France’s Dark Years
Newsday, 10 August 2003
Marianne in Chains: Daily Life in the Heart of France During the German Occupation, by Robert Gildea
Metropolitan Books, 507 pages
On August 25, 1944, as Free French troops marched into Paris, a rather different scene was unfolding in the tiny village of Maille. There, less than 200 miles to the southwest, Nazi soldiers machine-gunned the town’s inhabitants and reduced the town to smoking rubble. The attack was in revenge for an ambush organized by French Resistance forces the day before.
To this day, according to Oxford historian Robert Gildea, many survivors blame the Resistance for the deaths of friends and family in Maille. Gildea retells the story in “Marianne in Chains,” a book that attempts to recreate the complex emotional and moral world of France during the German occupation. He focuses his attention on the Loire Valley, where he interviewed 50 survivors and gained access to many previously restricted documents. The result is a book combining an impressive command of detail with often cavalier judgment.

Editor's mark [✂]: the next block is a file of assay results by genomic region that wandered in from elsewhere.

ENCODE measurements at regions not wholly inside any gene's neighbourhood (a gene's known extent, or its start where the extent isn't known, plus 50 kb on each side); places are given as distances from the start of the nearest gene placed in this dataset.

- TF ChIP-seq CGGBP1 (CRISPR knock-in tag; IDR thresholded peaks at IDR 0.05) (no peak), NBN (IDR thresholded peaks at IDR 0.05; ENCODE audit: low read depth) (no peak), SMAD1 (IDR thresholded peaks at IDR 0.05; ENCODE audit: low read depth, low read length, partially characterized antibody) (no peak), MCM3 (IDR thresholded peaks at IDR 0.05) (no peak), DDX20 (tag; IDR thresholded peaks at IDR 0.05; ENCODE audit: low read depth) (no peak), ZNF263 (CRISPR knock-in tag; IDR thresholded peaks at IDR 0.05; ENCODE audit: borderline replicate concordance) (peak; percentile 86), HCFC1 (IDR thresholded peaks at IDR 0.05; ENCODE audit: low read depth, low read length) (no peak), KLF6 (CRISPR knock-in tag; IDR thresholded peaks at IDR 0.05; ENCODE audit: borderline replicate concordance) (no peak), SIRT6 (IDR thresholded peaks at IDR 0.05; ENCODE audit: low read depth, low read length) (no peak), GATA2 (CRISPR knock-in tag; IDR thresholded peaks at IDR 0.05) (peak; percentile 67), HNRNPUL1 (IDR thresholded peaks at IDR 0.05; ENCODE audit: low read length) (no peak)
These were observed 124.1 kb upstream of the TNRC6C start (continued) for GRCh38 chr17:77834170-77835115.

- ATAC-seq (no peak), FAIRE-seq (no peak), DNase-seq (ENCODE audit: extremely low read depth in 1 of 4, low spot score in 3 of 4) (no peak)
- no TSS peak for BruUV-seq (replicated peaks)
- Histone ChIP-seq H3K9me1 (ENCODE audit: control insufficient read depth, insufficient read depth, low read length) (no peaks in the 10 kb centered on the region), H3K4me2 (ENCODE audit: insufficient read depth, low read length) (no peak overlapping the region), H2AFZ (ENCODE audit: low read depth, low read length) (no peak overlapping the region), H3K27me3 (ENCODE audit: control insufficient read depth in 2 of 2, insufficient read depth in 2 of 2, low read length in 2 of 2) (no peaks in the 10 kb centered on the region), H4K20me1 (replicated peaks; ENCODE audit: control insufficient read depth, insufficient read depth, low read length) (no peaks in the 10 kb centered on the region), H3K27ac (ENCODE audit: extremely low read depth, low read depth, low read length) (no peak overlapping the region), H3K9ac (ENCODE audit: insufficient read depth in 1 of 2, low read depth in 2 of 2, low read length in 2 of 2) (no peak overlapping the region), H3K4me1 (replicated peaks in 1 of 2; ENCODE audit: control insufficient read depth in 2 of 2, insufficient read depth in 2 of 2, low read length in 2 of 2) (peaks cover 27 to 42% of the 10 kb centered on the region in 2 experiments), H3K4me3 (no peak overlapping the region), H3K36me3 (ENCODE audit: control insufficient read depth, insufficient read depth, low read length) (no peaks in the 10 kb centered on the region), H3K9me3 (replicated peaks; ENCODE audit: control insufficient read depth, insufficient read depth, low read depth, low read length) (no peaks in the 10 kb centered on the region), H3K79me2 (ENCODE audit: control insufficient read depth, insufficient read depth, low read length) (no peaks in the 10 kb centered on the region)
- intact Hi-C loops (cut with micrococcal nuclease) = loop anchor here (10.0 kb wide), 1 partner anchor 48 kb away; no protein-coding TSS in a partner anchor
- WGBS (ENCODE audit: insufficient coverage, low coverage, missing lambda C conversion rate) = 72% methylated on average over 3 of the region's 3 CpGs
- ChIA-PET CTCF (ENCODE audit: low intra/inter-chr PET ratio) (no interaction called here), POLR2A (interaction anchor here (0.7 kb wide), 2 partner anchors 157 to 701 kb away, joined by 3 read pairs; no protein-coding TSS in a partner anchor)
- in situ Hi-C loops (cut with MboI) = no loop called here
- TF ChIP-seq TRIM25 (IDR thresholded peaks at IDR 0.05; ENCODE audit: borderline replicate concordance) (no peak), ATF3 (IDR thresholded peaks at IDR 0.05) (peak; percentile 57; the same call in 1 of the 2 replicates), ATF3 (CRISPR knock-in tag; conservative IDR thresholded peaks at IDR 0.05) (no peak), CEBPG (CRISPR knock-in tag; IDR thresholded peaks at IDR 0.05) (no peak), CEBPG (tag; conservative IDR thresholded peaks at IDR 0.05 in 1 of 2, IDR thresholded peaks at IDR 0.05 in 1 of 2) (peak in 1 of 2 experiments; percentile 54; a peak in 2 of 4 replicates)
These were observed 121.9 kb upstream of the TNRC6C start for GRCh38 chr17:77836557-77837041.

The “mythology” of the French Resistance — the notion that France stood united against the German occupation of 1940-44 — has long been discredited. As early as 1971, Marcel Ophuls’ shattering documentary, “The Sorrow and the Pity,” cast a reproachful eye on the legions of French citizens who quietly supported the collaborationist government in Vichy. “They all tell me they did their share for the Resistance,” an aging veteran tells the camera. “I have to listen to these fairy tales without wincing.”
A year later, Columbia University historian Robert Paxton added academic credibility to such testimony. Vichy “enjoyed mass support and elite participation,” he revealed, and there were “no serious problems of dissent for the regime until well into 1941.” Since then the celebrated trials of war criminals such as Klaus Barbie and Maurice Papon have helped make the Vichy regime, according to one recent historian, “the most intensively researched in French history.”